I've had the itch to take on a podcast for years but I hadn't landed on a concept that I was passionate enough about to sustain the level of effort it takes to bring a podcast into existence and make it successful. But here we are, just weeks away from the national election in 2020, and that elusive concept that I've been searching for has finally clicked. I can tell you I've never been more ready to put all of my energy into a new project, and I'm so grateful to all of you who've taken the time to listen for supporting this effort.
I think it's an important topic that sometimes doesn't get enough attention. There are always going to be titles that come on the market and make a big splash because of the just awful relationships the main characters have. Those would be, you know, the Twilights and the Fifty Shades of Greys and the Gone Girls of the world. But more often, the reading public is presented with borderline cases, behaviors that straddle the line between persistence and harassment, or that create dramatic tension through methods of emotional manipulation that should be considered major red flags if they were to happen in real relationships. Those are the types of things we'll be exploring in upcoming episodes. If you can think of a contemporary title like that, leave us a message at anchor.fm/probLITmatic and tell us so we can be sure to record an episode about it soon.
A lot of the first episodes that we have planned are going to focus on classic literature. In America, the literature curriculum for secondary students is fertile territory for finding unhealthy relationship dynamics. I know when I was in school I was assigned books to read that were overwhelmingly written by long-dead white males, and never once did a teacher preface our discussion of the events in those stories with a warning that the way the protagonists treat each other in the text should not only not be held up as a romantic ideal, but that if a romantic partner ever tried to treat one of us students like that, we shouldn't allow it.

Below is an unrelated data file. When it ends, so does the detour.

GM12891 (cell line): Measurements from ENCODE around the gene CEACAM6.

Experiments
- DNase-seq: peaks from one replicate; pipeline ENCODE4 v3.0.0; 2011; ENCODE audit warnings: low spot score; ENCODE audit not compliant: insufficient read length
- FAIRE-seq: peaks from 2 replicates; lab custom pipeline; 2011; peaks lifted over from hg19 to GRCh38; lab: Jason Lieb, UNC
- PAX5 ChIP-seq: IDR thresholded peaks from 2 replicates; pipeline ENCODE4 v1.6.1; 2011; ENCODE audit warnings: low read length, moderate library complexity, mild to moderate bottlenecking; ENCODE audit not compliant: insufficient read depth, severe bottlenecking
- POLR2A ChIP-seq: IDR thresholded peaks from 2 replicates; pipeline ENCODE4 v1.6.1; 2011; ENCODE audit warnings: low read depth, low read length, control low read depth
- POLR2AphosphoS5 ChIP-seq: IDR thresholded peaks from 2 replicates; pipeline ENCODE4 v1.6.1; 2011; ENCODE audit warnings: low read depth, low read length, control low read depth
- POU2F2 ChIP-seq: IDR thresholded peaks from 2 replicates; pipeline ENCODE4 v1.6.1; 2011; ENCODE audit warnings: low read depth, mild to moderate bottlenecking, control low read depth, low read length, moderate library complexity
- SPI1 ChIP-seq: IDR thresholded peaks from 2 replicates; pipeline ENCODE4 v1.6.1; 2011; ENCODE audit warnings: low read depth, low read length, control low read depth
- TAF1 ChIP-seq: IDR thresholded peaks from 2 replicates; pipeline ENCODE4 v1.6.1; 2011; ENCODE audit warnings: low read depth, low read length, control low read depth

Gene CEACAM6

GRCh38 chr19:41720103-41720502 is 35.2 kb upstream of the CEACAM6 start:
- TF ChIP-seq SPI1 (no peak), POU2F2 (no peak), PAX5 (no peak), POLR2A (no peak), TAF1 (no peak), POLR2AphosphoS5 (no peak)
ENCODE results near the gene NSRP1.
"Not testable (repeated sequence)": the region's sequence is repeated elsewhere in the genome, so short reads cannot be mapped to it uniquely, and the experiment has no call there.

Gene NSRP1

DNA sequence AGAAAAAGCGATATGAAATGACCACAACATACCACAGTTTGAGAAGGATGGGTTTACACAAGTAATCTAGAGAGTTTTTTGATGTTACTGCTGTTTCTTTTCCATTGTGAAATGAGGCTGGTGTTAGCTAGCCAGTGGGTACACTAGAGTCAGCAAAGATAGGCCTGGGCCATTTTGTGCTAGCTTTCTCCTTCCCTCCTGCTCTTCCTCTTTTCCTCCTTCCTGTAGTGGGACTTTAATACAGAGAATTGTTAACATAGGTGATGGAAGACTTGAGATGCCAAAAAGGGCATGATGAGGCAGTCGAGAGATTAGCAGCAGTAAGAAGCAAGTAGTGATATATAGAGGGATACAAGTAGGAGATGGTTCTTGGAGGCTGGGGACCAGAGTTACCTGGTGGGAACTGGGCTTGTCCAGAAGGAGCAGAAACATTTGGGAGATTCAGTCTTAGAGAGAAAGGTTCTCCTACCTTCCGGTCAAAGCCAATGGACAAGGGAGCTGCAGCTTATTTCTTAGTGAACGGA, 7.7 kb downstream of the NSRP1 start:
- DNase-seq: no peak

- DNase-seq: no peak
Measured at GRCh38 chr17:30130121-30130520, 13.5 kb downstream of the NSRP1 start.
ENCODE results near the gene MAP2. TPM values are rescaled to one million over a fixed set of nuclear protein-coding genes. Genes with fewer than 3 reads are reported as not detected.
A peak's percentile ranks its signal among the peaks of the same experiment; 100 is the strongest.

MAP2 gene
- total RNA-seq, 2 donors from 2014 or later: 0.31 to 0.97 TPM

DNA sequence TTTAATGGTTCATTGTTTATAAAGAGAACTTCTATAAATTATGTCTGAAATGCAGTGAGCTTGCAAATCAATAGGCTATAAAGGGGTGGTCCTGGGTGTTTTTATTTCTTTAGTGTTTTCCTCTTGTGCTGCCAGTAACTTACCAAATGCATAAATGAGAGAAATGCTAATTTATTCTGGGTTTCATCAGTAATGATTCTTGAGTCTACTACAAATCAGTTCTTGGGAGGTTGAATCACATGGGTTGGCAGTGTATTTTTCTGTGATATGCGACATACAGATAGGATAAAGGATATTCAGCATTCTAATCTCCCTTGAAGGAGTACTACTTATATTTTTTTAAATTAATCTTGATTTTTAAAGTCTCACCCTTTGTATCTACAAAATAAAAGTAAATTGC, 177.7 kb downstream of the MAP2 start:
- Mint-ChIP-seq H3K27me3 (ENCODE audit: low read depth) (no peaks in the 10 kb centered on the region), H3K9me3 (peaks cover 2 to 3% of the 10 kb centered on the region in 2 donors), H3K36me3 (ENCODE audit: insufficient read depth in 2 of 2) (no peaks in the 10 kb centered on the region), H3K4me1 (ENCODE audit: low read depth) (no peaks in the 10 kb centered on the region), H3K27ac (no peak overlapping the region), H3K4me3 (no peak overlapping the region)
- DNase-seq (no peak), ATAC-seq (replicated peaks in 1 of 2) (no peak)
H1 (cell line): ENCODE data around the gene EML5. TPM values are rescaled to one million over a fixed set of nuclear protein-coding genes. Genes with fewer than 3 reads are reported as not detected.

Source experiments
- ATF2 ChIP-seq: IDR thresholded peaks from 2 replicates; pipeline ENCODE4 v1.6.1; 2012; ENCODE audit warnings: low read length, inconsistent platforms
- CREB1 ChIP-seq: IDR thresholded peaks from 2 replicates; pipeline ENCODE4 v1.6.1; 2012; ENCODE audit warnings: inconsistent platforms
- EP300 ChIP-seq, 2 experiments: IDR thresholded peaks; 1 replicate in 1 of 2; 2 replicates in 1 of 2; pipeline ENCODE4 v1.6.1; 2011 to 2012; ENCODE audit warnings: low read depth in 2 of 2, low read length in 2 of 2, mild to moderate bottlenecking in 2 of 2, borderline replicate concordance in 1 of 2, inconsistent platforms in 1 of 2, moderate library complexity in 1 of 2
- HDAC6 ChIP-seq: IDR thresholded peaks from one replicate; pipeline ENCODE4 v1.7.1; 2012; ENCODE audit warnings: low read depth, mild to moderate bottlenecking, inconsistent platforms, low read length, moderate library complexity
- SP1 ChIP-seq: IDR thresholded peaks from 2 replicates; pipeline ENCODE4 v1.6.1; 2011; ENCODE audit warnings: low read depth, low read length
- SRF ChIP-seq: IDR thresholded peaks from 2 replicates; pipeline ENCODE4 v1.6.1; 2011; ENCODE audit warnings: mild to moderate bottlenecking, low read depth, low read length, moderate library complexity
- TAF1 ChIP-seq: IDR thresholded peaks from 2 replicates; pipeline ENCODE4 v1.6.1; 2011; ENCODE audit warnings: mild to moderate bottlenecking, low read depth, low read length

I'm really looking forward to re-reading some of the classic literature that I haven't taken a second look at in 20 years and bringing a fresh perspective to interpreting those stories and characters. I'm even more excited to be able to bring in the perspectives of some amazing guest co-hosts to help explore those topics with me. I already have a couple of co-hosts lined up to talk about some of the classics. The discussion of Mary Shelley's "Frankenstein" with Dr. Rebecca Gibson will be available at the end of October, and you will not want to miss this! Dr. Gibson has a PhD in bioanthropology, and I cannot think of anyone whose academic specialty is more suited to a discussion of Frankenstein than her. We'll also have an upcoming episode featuring Liz Ogden who's an author, professional narrator, and editor who holds two theater degrees. She'll be joining me for a conversation about "Romeo and Juliet" and it'll be great to have her beautiful voice grace our ears.